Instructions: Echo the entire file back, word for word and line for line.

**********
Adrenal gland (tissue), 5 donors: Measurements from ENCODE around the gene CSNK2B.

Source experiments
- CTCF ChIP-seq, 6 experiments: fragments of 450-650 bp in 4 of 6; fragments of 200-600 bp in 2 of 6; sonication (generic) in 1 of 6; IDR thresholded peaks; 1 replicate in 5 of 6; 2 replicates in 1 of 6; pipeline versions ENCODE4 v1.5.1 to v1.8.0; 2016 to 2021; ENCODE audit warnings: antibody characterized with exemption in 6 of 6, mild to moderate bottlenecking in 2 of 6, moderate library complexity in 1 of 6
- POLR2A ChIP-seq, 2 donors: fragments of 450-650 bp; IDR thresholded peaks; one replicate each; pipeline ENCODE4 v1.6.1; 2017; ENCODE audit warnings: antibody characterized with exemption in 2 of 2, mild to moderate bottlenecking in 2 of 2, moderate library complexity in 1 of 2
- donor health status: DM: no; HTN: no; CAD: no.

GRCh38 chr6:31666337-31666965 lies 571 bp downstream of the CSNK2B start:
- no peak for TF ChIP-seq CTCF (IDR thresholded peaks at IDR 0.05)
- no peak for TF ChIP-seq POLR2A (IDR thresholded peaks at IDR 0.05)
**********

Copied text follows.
Adrenal gland (tissue), 5 donors: Measurements from ENCODE around the gene CSNK2B.

Source experiments
- CTCF ChIP-seq, 6 experiments: fragments of 450-650 bp in 4 of 6; fragments of 200-600 bp in 2 of 6; sonication (generic) in 1 of 6; IDR thresholded peaks; 1 replicate in 5 of 6; 2 replicates in 1 of 6; pipeline versions ENCODE4 v1.5.1 to v1.8.0; 2016 to 2021; ENCODE audit warnings: antibody characterized with exemption in 6 of 6, mild to moderate bottlenecking in 2 of 6, moderate library complexity in 1 of 6
- POLR2A ChIP-seq, 2 donors: fragments of 450-650 bp; IDR thresholded peaks; one replicate each; pipeline ENCODE4 v1.6.1; 2017; ENCODE audit warnings: antibody characterized with exemption in 2 of 2, mild to moderate bottlenecking in 2 of 2, moderate library complexity in 1 of 2
- donor health status: DM: no; HTN: no; CAD: no.

GRCh38 chr6:31666337-31666965 lies 571 bp downstream of the CSNK2B start:
- no peak for TF ChIP-seq CTCF (IDR thresholded peaks at IDR 0.05)
- no peak for TF ChIP-seq POLR2A (IDR thresholded peaks at IDR 0.05)